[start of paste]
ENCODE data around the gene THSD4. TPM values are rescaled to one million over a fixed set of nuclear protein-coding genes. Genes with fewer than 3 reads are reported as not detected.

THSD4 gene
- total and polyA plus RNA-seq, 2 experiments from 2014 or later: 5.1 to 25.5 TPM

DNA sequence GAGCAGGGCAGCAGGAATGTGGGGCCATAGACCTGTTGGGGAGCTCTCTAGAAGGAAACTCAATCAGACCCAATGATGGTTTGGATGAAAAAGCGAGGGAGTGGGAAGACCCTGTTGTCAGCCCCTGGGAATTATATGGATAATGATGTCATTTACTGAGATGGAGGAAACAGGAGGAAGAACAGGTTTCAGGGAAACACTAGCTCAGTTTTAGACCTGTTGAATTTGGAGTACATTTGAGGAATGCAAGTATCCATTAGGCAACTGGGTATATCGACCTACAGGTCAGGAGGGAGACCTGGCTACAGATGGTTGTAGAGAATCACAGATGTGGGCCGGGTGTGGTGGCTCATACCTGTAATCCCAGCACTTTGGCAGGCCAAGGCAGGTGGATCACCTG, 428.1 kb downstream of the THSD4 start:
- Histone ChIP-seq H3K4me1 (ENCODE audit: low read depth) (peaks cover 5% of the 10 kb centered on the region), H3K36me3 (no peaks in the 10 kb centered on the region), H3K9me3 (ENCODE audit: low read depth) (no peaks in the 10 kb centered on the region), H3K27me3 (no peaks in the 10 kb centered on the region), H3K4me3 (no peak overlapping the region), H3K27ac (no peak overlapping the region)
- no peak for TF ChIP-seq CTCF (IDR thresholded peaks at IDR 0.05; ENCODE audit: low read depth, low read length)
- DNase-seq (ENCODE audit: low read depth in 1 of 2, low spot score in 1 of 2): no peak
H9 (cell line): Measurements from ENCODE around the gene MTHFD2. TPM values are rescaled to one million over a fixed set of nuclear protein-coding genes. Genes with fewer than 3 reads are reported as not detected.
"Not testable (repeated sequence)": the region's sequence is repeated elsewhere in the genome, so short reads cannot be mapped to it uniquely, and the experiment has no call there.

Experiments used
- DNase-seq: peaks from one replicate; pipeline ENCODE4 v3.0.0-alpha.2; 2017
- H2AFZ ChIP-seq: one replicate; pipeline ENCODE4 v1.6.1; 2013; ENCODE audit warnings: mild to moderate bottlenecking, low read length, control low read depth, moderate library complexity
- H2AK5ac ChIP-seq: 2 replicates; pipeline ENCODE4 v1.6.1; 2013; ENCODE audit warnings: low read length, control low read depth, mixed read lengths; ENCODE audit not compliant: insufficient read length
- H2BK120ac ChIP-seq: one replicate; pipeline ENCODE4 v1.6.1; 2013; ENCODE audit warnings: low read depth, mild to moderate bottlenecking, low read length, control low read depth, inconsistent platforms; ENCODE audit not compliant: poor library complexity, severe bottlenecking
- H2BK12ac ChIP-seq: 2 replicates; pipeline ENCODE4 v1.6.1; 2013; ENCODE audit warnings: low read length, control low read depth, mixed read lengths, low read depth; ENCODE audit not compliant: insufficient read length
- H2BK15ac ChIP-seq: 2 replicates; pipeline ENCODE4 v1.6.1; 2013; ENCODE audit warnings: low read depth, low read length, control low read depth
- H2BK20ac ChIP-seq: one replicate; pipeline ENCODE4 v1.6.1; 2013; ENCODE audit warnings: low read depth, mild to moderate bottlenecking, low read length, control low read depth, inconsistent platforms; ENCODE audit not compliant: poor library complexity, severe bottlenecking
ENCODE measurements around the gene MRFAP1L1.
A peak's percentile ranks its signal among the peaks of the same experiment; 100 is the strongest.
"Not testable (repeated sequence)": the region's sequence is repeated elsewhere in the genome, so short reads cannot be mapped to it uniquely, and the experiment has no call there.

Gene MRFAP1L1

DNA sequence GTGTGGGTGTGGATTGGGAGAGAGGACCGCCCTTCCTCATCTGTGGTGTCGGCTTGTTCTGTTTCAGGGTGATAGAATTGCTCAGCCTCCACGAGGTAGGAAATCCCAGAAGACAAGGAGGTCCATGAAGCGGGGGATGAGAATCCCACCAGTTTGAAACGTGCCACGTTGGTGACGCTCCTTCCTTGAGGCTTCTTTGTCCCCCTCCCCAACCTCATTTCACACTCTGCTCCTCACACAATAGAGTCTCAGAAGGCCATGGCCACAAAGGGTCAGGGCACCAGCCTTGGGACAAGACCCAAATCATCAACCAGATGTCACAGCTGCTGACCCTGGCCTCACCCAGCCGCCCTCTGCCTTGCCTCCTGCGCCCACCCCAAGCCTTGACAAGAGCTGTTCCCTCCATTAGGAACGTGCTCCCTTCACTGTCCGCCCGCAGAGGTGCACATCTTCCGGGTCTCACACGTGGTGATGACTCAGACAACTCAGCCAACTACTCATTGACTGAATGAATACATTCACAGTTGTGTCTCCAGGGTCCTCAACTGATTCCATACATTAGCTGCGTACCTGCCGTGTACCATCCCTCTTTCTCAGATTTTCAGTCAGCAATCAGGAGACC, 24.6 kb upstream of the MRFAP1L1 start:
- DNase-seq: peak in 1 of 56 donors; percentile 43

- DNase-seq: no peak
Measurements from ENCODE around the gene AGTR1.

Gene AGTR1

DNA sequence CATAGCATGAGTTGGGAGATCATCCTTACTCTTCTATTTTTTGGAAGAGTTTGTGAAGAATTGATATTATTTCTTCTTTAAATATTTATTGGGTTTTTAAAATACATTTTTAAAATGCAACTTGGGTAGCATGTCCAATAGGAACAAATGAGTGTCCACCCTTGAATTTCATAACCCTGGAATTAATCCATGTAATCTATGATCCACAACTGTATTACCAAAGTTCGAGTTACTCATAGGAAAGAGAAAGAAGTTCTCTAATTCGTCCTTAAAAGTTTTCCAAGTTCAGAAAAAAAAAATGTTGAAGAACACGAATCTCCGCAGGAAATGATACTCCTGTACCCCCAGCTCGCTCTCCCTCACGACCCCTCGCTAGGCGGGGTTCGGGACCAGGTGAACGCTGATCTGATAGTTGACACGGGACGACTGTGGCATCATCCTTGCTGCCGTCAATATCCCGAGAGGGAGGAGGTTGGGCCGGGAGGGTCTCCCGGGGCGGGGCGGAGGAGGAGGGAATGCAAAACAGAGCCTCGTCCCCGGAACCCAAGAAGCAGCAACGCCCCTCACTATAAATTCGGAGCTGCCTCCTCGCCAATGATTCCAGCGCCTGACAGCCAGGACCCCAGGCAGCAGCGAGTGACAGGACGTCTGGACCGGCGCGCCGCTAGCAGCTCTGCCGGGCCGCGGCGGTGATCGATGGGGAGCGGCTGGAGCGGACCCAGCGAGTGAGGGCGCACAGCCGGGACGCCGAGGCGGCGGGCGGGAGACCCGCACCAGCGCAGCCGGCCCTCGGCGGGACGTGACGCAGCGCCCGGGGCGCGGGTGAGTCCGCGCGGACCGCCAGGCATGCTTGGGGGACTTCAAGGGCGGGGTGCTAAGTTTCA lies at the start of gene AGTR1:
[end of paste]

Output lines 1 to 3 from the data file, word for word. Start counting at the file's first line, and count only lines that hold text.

ENCODE data around the gene THSD4. TPM values are rescaled to one million over a fixed set of nuclear protein-coding genes. Genes with fewer than 3 reads are reported as not detected.

THSD4 gene
- total and polyA plus RNA-seq, 2 experiments from 2014 or later: 5.1 to 25.5 TPM